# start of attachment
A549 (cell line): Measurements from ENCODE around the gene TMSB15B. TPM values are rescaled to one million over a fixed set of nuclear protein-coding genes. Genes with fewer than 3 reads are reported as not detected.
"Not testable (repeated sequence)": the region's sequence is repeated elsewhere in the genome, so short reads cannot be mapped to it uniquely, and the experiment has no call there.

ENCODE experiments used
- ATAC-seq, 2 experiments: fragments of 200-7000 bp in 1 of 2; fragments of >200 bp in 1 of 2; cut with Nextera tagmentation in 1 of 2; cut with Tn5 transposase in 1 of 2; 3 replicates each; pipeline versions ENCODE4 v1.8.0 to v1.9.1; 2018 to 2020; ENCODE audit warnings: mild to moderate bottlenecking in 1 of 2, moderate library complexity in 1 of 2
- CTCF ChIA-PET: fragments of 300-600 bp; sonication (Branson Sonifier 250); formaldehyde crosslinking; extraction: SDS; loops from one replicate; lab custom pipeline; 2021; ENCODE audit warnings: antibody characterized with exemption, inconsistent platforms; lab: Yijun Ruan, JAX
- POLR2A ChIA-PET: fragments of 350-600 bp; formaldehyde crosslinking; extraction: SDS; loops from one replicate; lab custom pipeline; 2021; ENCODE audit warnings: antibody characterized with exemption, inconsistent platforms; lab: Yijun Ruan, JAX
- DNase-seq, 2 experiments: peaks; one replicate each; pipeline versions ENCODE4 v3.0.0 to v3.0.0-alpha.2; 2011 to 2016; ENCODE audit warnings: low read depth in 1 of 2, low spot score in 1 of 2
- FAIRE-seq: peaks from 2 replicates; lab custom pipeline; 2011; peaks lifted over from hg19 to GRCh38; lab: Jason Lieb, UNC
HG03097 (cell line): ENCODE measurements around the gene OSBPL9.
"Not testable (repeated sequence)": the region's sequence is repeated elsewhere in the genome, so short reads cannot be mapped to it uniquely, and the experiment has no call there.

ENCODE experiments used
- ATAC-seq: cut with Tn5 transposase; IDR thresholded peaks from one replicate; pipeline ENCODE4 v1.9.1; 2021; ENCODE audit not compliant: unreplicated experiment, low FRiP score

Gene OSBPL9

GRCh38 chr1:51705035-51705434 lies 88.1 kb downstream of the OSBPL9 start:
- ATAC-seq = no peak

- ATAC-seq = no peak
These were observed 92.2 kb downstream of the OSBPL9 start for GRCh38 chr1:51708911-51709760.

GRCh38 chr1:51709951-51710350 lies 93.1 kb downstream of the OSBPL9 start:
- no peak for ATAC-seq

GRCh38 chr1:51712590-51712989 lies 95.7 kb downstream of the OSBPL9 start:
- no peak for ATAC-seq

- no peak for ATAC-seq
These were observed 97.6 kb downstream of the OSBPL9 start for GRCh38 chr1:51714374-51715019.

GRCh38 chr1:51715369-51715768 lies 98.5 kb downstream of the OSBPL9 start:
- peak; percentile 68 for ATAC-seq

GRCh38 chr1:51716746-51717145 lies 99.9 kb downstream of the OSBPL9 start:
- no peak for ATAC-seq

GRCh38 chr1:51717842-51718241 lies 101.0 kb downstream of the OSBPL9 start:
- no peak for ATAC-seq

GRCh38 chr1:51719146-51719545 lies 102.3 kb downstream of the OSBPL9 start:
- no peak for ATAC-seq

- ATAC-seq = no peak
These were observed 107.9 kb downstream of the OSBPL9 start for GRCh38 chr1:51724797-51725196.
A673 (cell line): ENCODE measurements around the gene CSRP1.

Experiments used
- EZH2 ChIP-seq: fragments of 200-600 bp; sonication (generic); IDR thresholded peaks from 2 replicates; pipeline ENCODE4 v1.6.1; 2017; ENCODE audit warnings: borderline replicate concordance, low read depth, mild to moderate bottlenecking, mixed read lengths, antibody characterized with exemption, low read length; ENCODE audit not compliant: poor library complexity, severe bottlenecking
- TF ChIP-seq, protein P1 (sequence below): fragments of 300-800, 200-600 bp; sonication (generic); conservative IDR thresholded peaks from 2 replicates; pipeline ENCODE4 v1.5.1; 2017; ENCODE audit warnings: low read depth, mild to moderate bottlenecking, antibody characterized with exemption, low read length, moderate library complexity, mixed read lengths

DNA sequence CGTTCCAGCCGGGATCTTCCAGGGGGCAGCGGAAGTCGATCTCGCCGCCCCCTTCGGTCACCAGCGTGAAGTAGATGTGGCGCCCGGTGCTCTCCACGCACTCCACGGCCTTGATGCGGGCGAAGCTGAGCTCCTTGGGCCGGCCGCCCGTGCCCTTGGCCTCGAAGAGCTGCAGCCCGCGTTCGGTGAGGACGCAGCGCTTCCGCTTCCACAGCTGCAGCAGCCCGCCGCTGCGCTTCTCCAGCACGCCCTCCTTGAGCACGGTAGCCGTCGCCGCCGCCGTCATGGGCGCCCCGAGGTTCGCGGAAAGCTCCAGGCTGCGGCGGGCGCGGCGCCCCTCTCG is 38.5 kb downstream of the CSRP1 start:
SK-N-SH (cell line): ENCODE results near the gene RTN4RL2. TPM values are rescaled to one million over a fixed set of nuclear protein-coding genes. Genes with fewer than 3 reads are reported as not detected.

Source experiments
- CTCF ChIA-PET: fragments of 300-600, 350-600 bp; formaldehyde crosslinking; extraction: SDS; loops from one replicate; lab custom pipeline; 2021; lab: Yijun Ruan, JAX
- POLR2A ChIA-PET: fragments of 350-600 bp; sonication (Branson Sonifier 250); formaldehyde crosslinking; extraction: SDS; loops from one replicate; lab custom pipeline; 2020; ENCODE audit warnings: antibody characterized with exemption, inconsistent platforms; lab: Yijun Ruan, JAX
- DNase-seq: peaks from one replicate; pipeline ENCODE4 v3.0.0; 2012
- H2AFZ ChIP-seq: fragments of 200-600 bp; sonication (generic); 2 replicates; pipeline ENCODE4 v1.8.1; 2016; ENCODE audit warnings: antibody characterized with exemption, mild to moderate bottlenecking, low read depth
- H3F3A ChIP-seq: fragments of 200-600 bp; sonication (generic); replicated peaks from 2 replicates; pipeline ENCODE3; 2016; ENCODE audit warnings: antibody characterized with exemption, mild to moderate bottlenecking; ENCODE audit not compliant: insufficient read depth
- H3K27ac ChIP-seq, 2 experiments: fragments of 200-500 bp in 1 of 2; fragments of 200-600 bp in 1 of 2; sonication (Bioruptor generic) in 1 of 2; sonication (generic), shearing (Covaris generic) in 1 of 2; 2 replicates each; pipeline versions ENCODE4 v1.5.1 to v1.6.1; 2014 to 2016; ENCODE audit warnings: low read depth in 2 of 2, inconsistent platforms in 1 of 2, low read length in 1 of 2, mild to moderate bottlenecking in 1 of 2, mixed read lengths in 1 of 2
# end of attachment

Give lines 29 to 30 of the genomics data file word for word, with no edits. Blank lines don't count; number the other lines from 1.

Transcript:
- no peak for ATAC-seq

GRCh38 chr1:51719146-51719545 lies 102.3 kb downstream of the OSBPL9 start: